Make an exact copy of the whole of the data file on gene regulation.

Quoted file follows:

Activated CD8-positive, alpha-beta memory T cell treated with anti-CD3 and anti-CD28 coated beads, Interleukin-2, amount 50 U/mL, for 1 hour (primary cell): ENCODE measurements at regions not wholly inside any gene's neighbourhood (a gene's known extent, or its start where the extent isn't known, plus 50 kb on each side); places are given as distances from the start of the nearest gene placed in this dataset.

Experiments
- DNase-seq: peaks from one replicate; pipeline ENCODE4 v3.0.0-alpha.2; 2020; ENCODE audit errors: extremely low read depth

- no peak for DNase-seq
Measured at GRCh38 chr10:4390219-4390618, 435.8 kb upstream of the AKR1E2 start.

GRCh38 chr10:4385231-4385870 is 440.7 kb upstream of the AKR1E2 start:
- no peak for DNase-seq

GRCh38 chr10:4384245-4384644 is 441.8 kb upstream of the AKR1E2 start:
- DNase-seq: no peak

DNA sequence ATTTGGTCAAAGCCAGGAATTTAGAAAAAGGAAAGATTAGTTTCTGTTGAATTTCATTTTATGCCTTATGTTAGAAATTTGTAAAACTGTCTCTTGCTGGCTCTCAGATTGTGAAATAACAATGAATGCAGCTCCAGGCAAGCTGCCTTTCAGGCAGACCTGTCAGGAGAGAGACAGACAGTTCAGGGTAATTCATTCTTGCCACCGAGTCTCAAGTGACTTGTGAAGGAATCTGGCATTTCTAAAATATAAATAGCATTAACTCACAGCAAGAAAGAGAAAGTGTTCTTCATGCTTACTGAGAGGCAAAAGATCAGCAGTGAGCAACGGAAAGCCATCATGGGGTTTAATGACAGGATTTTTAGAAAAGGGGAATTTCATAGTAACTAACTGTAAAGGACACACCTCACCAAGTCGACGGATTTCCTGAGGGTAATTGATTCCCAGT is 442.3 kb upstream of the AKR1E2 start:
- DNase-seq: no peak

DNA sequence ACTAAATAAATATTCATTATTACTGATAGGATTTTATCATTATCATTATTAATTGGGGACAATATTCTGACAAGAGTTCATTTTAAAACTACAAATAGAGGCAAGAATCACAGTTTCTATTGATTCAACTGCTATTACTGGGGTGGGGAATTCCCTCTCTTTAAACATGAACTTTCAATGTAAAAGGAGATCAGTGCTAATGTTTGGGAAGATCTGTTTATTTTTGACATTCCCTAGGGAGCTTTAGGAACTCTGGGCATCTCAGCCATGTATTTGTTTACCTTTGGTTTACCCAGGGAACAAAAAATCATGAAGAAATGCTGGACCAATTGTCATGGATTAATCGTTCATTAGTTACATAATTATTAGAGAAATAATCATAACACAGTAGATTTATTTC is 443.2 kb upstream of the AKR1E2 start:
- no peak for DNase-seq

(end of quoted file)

Activated CD8-positive, alpha-beta memory T cell treated with anti-CD3 and anti-CD28 coated beads, Interleukin-2, amount 50 U/mL, for 1 hour (primary cell): ENCODE measurements at regions not wholly inside any gene's neighbourhood (a gene's known extent, or its start where the extent isn't known, plus 50 kb on each side); places are given as distances from the start of the nearest gene placed in this dataset.

Experiments
- DNase-seq: peaks from one replicate; pipeline ENCODE4 v3.0.0-alpha.2; 2020; ENCODE audit errors: extremely low read depth

- no peak for DNase-seq
Measured at GRCh38 chr10:4390219-4390618, 435.8 kb upstream of the AKR1E2 start.

GRCh38 chr10:4385231-4385870 is 440.7 kb upstream of the AKR1E2 start:
- no peak for DNase-seq

GRCh38 chr10:4384245-4384644 is 441.8 kb upstream of the AKR1E2 start:
- DNase-seq: no peak

DNA sequence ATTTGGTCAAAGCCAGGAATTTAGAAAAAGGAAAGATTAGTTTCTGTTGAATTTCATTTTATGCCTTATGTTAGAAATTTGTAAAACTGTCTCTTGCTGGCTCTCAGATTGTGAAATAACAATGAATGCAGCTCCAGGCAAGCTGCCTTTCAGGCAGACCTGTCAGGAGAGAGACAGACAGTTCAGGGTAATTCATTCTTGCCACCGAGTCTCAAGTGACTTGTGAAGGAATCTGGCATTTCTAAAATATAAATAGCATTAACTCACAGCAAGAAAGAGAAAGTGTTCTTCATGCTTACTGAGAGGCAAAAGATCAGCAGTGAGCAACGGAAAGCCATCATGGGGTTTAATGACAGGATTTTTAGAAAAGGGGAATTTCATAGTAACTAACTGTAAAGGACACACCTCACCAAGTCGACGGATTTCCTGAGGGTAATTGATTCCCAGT is 442.3 kb upstream of the AKR1E2 start:
- DNase-seq: no peak

DNA sequence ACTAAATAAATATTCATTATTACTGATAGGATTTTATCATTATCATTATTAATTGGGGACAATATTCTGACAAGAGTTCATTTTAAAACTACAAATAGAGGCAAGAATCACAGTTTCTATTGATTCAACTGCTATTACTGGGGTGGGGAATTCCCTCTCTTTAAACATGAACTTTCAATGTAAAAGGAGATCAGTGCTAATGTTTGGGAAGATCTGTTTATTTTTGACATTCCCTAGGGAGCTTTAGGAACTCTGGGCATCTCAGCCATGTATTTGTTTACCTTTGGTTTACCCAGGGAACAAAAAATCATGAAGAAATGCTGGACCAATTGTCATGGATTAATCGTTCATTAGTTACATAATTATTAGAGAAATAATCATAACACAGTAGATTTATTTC is 443.2 kb upstream of the AKR1E2 start:
- no peak for DNase-seq